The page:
John McCain: The Manchurian Candidate connection
Ted Sampley – 2008-04-02
WHOSE FINGER IS ON THE BUTTON DEPT.
When his own Vietnam Vet comrades caution against the supposed Republican presidential candidate John McCain, perhaps we’d all better take a long hard look at the man. It certainly prompts apprehension to picture a man who was under communist mind control for five and a half years having his finger on the nuclear war button, especially a man who is called “Insane McCain” by his congressional colleagues.
John McCain: The Manchurian Candidate connection
McCain was subjected to 5 ½ years of Soviet driven “brain perversion techniques.”
Is he fit to be President and Commander in Chief of the military?
U.S. Veteran Dispatch
By Ted Sampley
For years, the mainstream news media has refused to stop idolizing the so-called straight talking maverick John McCain long enough to question the mental health consequences of the years he spent as a “special” prisoner of the communists in North Vietnam.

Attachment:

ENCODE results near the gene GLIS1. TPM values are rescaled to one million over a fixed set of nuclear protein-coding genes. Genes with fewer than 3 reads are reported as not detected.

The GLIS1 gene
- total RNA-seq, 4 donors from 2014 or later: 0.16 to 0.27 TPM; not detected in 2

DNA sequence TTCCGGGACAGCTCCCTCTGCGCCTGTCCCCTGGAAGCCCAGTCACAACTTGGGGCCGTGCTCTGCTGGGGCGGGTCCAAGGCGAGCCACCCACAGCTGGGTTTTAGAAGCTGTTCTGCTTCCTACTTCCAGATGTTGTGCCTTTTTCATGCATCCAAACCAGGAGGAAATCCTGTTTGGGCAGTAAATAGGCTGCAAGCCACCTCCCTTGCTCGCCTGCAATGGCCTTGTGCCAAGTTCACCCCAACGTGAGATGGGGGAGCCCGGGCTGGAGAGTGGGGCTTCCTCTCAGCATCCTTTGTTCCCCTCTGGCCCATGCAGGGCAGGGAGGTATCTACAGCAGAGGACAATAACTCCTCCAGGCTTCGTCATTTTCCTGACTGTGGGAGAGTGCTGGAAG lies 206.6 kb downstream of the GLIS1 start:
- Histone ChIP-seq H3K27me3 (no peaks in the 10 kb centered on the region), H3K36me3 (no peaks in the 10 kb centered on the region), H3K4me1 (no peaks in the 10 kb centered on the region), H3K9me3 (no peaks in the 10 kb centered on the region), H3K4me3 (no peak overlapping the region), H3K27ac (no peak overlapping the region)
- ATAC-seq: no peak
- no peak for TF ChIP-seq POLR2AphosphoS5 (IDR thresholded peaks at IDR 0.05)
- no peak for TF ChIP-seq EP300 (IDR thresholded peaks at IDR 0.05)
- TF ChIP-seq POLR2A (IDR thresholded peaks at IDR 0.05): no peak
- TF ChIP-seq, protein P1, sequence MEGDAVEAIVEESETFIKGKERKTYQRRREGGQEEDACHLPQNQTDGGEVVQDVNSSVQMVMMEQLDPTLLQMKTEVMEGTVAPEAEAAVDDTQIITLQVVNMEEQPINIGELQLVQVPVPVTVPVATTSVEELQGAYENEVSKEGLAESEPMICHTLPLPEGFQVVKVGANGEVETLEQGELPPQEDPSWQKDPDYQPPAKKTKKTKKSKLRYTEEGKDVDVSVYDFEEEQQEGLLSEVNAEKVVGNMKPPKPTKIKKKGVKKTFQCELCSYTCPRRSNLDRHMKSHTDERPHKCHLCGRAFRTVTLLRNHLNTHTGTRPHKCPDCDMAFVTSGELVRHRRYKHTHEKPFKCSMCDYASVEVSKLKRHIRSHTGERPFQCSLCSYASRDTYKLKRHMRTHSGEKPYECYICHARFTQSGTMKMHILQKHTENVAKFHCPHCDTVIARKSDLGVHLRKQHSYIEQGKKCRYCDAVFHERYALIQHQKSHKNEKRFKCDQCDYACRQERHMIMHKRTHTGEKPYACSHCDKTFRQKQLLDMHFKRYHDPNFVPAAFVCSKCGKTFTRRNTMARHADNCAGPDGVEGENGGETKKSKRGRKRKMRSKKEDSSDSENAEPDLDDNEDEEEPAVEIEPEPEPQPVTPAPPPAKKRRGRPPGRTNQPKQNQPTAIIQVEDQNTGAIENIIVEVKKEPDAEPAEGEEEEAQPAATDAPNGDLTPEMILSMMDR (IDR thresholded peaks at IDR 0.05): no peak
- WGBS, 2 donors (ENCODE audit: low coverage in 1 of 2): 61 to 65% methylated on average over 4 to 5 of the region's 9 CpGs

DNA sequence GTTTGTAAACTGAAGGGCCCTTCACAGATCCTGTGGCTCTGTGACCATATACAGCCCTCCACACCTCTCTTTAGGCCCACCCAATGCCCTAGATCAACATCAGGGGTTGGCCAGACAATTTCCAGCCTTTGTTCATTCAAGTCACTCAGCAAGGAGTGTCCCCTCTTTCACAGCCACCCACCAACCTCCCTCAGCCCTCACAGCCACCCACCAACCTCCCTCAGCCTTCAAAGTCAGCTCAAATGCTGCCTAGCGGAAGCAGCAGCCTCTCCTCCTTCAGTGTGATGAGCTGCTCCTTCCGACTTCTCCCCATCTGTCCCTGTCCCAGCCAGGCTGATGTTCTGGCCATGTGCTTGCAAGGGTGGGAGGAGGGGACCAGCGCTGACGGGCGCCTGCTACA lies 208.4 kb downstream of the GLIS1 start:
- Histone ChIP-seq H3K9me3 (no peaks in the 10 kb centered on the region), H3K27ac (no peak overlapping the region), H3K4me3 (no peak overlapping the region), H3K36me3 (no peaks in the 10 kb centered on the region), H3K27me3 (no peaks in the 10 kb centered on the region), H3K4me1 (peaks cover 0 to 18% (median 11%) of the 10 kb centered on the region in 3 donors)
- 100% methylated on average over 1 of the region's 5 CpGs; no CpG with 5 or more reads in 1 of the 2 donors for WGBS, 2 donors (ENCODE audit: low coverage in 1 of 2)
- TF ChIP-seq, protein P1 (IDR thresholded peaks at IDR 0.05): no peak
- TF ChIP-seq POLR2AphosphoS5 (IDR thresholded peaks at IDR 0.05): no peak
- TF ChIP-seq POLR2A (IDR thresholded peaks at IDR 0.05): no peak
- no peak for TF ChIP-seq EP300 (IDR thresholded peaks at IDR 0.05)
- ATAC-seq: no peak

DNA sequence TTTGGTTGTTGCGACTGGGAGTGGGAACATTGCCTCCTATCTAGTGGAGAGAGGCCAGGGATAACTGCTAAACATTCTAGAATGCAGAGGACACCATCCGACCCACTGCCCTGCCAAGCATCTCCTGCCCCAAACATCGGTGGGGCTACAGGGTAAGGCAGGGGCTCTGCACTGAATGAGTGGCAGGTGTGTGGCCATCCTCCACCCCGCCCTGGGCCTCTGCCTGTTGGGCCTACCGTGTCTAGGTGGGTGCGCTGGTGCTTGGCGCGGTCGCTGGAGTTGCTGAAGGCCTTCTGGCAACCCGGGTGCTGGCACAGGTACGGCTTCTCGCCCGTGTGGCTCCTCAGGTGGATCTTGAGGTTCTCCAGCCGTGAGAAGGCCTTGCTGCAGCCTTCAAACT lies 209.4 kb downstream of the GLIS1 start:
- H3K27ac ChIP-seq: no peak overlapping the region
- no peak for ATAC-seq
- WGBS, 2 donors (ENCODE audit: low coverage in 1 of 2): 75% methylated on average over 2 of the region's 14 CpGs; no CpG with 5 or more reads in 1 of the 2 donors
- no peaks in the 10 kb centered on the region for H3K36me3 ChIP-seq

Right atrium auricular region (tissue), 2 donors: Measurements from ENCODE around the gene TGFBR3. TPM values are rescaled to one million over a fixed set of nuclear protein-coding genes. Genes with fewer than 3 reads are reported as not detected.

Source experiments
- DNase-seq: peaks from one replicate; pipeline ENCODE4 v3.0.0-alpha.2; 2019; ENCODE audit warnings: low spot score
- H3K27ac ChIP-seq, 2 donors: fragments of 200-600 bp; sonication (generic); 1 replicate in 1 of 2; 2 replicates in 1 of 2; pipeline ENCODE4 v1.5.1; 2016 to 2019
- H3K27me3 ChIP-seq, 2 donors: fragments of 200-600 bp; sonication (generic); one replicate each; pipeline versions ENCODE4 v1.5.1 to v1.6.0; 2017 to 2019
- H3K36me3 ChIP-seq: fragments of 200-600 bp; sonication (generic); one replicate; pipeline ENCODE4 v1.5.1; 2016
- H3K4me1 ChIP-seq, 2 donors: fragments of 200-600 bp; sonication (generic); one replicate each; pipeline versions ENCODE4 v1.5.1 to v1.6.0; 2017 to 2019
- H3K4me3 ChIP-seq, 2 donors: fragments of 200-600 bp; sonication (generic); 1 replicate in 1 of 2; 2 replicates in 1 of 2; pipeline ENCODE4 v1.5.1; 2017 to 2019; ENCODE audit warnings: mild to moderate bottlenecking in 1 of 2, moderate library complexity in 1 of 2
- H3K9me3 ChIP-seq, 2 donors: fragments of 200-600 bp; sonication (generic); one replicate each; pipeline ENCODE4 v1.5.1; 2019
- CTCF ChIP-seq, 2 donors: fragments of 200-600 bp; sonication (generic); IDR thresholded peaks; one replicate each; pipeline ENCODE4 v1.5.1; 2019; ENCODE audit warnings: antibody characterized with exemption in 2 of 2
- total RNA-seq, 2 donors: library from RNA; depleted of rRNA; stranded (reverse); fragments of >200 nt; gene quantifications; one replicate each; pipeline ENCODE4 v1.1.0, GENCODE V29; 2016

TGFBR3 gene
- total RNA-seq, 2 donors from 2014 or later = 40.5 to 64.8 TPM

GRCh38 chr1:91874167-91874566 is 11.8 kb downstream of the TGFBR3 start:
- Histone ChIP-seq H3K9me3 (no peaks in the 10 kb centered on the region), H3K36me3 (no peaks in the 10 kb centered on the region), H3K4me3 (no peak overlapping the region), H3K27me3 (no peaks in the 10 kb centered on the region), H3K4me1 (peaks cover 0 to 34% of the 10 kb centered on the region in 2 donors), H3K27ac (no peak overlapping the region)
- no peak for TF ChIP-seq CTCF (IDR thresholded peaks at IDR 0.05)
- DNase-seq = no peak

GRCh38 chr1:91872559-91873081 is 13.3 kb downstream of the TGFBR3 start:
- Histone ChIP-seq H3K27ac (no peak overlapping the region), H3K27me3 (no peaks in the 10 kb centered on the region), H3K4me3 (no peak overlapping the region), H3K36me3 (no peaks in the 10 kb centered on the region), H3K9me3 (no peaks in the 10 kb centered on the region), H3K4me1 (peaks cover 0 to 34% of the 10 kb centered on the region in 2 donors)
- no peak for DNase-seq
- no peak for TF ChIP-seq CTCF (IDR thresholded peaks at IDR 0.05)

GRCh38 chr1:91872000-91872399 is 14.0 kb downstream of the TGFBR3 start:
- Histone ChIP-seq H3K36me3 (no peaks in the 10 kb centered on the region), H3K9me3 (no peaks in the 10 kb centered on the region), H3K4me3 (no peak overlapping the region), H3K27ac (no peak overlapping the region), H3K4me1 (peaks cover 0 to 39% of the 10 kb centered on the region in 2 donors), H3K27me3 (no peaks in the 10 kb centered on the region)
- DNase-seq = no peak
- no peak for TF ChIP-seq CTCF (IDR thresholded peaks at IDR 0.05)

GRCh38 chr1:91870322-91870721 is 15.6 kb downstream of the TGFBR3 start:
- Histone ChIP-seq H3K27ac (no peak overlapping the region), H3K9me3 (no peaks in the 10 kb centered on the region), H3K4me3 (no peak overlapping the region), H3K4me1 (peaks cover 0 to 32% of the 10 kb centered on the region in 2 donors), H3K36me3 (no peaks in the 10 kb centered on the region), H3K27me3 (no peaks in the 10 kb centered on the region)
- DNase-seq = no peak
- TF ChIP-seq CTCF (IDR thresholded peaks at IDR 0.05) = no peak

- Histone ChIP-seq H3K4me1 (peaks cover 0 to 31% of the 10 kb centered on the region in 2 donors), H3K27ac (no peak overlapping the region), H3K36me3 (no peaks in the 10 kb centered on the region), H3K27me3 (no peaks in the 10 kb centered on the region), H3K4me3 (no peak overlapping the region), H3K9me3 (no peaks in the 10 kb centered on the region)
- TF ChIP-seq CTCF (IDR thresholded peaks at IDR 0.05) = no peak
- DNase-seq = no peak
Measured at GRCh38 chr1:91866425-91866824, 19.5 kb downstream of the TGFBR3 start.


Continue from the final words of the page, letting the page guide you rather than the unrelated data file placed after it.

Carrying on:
McCain, the presumptive Republican candidate for President, who could one day have his finger on the “red button,” claims the communists subjected him to 5 ½ years of nonstop indoctrination sessions so intense that he attempted suicide.
Unfortunately for McCain, after his bomber was hit by anti-aircraft fire near Hanoi on October 26, 1967, he parachuted into the hands of an evil communist enemy who 7 years earlier had adopted Soviet methods of prisoner interrogation.
At that time, the Soviets were perfecting techniques designed “to put a man’s mind into a fog so that he will mistake what is true for what is untrue, what is right for what is wrong, and come to believe what did not happen actually had happened.”
Psychiatric Journals are flush with reports concluding that former POWs may remain entangled in “harsh psychological battles” with themselves for decades after returning home including difficulty in controlling intense emotions such as anger and stress.